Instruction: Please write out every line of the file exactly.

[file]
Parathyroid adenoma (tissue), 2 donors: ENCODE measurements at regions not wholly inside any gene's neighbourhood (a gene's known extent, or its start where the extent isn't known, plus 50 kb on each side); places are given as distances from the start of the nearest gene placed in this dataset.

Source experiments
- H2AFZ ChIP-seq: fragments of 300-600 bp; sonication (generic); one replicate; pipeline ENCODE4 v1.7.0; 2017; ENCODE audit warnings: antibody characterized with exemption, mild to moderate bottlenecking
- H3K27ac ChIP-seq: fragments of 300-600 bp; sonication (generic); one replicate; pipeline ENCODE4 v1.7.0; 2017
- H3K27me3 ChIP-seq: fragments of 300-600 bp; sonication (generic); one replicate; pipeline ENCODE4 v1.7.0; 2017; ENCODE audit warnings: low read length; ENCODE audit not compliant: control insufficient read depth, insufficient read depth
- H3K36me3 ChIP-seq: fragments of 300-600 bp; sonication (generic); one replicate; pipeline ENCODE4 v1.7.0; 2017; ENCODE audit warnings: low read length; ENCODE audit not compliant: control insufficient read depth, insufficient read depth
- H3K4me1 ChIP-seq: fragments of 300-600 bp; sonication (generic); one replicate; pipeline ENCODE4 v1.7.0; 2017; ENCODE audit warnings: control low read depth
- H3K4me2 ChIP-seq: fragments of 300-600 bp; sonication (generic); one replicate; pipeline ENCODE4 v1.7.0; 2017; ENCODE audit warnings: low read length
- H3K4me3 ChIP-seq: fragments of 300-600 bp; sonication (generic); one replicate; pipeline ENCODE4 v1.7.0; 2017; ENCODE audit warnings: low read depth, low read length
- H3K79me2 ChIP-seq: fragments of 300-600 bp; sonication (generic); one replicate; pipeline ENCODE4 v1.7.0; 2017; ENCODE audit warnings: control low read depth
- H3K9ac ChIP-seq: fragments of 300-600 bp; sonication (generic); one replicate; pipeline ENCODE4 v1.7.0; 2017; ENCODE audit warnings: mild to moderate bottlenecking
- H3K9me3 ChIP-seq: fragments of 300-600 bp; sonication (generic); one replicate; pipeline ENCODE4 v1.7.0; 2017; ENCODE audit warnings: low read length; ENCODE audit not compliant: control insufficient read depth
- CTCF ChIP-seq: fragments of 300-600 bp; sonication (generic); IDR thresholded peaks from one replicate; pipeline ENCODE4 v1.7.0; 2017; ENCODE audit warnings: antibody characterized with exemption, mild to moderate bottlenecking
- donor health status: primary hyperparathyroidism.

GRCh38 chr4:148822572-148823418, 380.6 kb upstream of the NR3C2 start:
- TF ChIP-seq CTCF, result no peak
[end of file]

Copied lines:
Parathyroid adenoma (tissue), 2 donors: ENCODE measurements at regions not wholly inside any gene's neighbourhood (a gene's known extent, or its start where the extent isn't known, plus 50 kb on each side); places are given as distances from the start of the nearest gene placed in this dataset.

Source experiments
- H2AFZ ChIP-seq: fragments of 300-600 bp; sonication (generic); one replicate; pipeline ENCODE4 v1.7.0; 2017; ENCODE audit warnings: antibody characterized with exemption, mild to moderate bottlenecking
- H3K27ac ChIP-seq: fragments of 300-600 bp; sonication (generic); one replicate; pipeline ENCODE4 v1.7.0; 2017
- H3K27me3 ChIP-seq: fragments of 300-600 bp; sonication (generic); one replicate; pipeline ENCODE4 v1.7.0; 2017; ENCODE audit warnings: low read length; ENCODE audit not compliant: control insufficient read depth, insufficient read depth
- H3K36me3 ChIP-seq: fragments of 300-600 bp; sonication (generic); one replicate; pipeline ENCODE4 v1.7.0; 2017; ENCODE audit warnings: low read length; ENCODE audit not compliant: control insufficient read depth, insufficient read depth
- H3K4me1 ChIP-seq: fragments of 300-600 bp; sonication (generic); one replicate; pipeline ENCODE4 v1.7.0; 2017; ENCODE audit warnings: control low read depth
- H3K4me2 ChIP-seq: fragments of 300-600 bp; sonication (generic); one replicate; pipeline ENCODE4 v1.7.0; 2017; ENCODE audit warnings: low read length
- H3K4me3 ChIP-seq: fragments of 300-600 bp; sonication (generic); one replicate; pipeline ENCODE4 v1.7.0; 2017; ENCODE audit warnings: low read depth, low read length
- H3K79me2 ChIP-seq: fragments of 300-600 bp; sonication (generic); one replicate; pipeline ENCODE4 v1.7.0; 2017; ENCODE audit warnings: control low read depth
- H3K9ac ChIP-seq: fragments of 300-600 bp; sonication (generic); one replicate; pipeline ENCODE4 v1.7.0; 2017; ENCODE audit warnings: mild to moderate bottlenecking
- H3K9me3 ChIP-seq: fragments of 300-600 bp; sonication (generic); one replicate; pipeline ENCODE4 v1.7.0; 2017; ENCODE audit warnings: low read length; ENCODE audit not compliant: control insufficient read depth
- CTCF ChIP-seq: fragments of 300-600 bp; sonication (generic); IDR thresholded peaks from one replicate; pipeline ENCODE4 v1.7.0; 2017; ENCODE audit warnings: antibody characterized with exemption, mild to moderate bottlenecking
- donor health status: primary hyperparathyroidism.

GRCh38 chr4:148822572-148823418, 380.6 kb upstream of the NR3C2 start:
- TF ChIP-seq CTCF, result no peak